466885 Distributed Extremum Seeking Control over Unknown Network

Sunday, November 13, 2016: 4:06 PM
Monterey II (Hotel Nikko San Francisco)
Judith Ebegbulem, Chemical Engineering, Queen's University, Kingston, ON, Canada and Martin Guay, Queens University, Kingston, ON, Canada

When it comes to solving large-scale real-time optimization problems involving multi-agents, control approaches employed could either be centralized or distributed (decentralized).
In a centralized approach, the individual agents that make up a system are controlled by a single decision maker. This decision maker monitors, receives and processes the information from all agents, it also sends processed results back to the agents. The main advantage of this control approach is that the decision maker has full knowledge of the state of the system at any given time and can make useful decision(s) that help meet global objective(s). As the number of agents increases, it becomes difficult for the decision maker to perform its task due to increase in computational complexity. This phenomenon could result in the transmission of inaccurate information, loss of information and increase in computation time. In addition, centralized approaches are complex and most importantly lack system robustness as failure of the decision maker could mean failure of the entire system.

Most of the challenges highlighted above can be effectively avoided if one adopts a distributed approach. In a distributed environment, multiple decision makers can be utilized. Each subsystem or agent is controlled by a local decision maker. With the help of the decision maker, each agent's task can be limited to the solution of a simpler local problem. Each local problem can be solved with or without the cooperation of neighbouring agents. In a cooperative environment, agents work with other agents through local communication to find the best solution that meets global objective(s) of the system. Some of the advantages of distributed control include but are not limited to effectiveness, flexibility, scalability and adaptiveness. The greatest advantage of distributed control is system robustness. This implies that the failure of a decision maker does not necessarily mean overall system failure as the system can absorb the effect of a failure and quickly recover through the help of other decision makers.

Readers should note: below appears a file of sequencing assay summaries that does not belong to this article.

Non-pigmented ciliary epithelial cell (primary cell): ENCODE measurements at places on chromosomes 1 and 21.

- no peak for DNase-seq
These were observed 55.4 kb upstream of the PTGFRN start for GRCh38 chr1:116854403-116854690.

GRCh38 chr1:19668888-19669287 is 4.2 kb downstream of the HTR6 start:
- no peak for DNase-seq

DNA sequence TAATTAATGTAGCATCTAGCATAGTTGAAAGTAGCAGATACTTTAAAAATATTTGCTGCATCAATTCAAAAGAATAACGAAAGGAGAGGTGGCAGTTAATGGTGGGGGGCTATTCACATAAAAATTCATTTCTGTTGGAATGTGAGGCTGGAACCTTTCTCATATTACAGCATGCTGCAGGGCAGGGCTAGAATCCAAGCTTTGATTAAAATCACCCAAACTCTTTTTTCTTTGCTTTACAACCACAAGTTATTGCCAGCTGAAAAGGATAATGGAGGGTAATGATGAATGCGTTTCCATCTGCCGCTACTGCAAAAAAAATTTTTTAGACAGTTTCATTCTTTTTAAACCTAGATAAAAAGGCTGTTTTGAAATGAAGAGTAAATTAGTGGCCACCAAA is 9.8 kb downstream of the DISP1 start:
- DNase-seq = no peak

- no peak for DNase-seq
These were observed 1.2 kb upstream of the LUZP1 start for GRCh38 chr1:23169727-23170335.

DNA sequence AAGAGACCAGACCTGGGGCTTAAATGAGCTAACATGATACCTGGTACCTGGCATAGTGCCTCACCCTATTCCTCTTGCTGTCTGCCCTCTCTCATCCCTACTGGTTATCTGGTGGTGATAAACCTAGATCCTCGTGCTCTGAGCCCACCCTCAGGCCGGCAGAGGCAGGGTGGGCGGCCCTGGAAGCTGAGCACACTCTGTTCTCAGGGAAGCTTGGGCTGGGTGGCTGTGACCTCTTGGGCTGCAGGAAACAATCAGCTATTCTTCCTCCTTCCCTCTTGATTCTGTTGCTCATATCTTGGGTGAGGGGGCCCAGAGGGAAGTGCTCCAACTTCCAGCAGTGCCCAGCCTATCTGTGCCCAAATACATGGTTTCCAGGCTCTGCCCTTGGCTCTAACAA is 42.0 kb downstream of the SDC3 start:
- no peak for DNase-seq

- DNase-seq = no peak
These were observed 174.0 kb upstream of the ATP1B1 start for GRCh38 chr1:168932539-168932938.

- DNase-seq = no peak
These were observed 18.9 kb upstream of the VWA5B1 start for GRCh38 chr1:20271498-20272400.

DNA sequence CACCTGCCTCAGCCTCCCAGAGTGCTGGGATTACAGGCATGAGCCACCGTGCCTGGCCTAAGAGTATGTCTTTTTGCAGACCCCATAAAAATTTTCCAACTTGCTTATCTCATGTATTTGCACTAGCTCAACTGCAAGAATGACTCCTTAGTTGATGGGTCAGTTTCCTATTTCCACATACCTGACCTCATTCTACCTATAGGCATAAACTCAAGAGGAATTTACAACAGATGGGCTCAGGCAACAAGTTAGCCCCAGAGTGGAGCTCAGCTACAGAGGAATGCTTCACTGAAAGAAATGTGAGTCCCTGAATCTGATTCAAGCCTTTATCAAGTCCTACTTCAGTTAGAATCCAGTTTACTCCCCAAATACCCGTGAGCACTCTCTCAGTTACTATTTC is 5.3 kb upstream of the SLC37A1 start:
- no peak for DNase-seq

In this paper, the solution of large-scale real-time optimization problems in the absence of precise knowledge of network connectivity in a distributed environment is considered. The knowledge of the communication network is assumed to be unknown and the agents are faced with the task of ensuring that the system's unknown overall cost (i.e., the sum of the local cost of all the agents) is minimized. Each agent has access to the measurement of two unknown cost functions referred to as the local cost and the local disagreement cost respectively. The minimization of the system's unknown overall cost to its unknown optimum depends on the minimization of the local disagreement cost of all the agents. For the local disagreement cost of the agents to be minimized, dynamic consensus estimation is required. This ensures that the agents reach agreement on their inputs (the decision variables). To help tackle this challenging problem, a distributed proportional-integral extremum seeking control technique is proposed, one that solves both problems simultaneously. A two-time scale approach is employed where consensus is achieved at a faster time-scale than the minimization of the overall cost. Included are two simulation examples, they show the effectiveness and robustness of this technique.

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See more of this Session: Networked, Decentralized, and Distributed Control
See more of this Group/Topical: Computing and Systems Technology Division